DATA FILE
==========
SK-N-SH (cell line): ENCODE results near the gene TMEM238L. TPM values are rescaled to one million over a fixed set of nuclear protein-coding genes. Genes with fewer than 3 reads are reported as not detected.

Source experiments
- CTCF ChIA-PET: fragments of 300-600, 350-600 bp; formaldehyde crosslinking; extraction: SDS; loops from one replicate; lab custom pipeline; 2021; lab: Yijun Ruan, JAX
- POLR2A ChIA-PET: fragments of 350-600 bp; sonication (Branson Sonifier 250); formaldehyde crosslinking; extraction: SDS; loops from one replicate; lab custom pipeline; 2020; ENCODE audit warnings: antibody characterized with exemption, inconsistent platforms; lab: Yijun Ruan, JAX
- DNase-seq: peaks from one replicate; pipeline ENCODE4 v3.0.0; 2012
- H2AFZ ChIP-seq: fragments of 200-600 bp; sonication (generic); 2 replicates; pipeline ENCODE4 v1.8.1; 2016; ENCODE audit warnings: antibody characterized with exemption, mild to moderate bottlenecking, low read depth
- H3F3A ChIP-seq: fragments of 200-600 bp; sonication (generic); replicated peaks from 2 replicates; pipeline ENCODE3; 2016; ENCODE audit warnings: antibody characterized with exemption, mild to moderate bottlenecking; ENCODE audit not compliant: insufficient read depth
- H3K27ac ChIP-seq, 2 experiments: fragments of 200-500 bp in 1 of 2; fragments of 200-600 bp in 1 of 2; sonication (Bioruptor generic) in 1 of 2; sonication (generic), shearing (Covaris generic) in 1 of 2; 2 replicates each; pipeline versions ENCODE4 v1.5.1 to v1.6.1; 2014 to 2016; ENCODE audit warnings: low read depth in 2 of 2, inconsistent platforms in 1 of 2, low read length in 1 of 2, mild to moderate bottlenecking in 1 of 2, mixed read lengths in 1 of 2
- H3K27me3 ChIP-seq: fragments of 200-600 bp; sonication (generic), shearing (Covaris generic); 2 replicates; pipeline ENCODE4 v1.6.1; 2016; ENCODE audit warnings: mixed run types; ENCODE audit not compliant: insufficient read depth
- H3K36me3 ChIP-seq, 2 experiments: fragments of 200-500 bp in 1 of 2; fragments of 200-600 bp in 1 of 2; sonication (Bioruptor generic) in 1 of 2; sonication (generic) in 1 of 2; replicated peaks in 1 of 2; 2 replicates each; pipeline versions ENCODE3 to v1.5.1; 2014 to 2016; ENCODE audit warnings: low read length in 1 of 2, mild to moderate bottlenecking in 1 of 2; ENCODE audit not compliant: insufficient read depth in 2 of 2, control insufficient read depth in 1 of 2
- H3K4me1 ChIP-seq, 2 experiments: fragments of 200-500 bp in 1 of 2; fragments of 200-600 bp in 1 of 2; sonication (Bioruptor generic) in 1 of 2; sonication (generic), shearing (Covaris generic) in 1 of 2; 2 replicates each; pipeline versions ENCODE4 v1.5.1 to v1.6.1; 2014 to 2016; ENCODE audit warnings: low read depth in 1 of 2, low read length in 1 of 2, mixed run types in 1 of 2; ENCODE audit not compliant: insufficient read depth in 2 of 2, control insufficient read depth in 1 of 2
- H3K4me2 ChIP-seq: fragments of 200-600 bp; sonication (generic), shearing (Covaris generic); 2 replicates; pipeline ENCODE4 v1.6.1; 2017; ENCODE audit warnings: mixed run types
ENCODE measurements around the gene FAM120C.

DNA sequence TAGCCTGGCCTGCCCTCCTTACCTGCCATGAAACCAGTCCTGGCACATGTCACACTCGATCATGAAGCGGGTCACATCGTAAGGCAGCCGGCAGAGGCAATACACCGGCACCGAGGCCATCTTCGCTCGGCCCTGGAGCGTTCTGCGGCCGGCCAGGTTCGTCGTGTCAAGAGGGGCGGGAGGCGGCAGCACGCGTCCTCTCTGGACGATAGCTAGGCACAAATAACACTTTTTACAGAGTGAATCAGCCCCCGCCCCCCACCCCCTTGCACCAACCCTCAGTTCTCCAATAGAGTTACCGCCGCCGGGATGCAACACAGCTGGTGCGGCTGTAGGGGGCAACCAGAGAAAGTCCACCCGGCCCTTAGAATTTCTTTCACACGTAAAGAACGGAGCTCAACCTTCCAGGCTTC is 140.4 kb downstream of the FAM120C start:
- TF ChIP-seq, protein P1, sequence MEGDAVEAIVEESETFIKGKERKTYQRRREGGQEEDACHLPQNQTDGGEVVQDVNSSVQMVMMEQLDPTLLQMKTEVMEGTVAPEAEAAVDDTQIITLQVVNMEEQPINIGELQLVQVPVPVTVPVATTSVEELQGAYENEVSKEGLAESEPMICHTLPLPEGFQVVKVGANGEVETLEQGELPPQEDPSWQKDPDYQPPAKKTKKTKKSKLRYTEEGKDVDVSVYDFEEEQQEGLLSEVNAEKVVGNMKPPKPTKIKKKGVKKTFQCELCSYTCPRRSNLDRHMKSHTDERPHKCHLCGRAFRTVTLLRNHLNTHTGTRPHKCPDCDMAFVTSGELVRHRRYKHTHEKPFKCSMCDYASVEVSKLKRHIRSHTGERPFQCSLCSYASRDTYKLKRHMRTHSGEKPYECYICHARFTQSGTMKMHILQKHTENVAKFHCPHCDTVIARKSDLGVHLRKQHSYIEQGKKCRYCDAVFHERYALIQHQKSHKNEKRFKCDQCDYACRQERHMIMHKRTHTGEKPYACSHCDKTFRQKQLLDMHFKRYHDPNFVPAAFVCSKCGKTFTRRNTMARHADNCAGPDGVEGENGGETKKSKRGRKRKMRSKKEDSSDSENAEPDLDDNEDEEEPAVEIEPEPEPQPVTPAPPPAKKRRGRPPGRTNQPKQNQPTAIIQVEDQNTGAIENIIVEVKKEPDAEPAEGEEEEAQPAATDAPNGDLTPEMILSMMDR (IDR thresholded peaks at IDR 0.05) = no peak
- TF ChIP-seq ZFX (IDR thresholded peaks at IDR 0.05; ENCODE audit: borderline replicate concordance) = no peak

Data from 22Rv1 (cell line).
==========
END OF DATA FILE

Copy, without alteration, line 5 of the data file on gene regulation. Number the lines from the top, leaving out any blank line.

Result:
- DNase-seq: peaks from one replicate; pipeline ENCODE4 v3.0.0; 2012